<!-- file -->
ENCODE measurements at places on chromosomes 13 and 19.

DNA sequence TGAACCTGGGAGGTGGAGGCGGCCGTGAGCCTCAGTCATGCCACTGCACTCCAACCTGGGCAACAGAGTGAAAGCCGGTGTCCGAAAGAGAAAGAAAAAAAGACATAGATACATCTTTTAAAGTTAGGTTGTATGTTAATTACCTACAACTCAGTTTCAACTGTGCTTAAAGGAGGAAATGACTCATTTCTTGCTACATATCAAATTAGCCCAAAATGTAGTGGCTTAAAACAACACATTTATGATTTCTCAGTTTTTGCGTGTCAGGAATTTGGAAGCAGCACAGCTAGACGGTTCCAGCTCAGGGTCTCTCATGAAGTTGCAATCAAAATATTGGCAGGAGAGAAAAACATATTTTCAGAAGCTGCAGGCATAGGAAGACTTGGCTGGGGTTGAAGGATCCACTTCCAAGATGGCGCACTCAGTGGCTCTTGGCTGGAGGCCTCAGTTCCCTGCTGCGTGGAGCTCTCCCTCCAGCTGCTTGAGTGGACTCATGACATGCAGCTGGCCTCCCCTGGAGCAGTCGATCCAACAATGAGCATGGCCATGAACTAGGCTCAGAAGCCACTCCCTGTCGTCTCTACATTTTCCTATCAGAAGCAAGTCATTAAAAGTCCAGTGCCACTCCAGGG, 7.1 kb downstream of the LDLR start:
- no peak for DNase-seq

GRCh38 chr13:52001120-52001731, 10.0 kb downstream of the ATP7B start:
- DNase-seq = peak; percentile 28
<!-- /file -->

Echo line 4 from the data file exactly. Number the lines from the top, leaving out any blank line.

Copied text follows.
GRCh38 chr13:52001120-52001731, 10.0 kb downstream of the ATP7B start: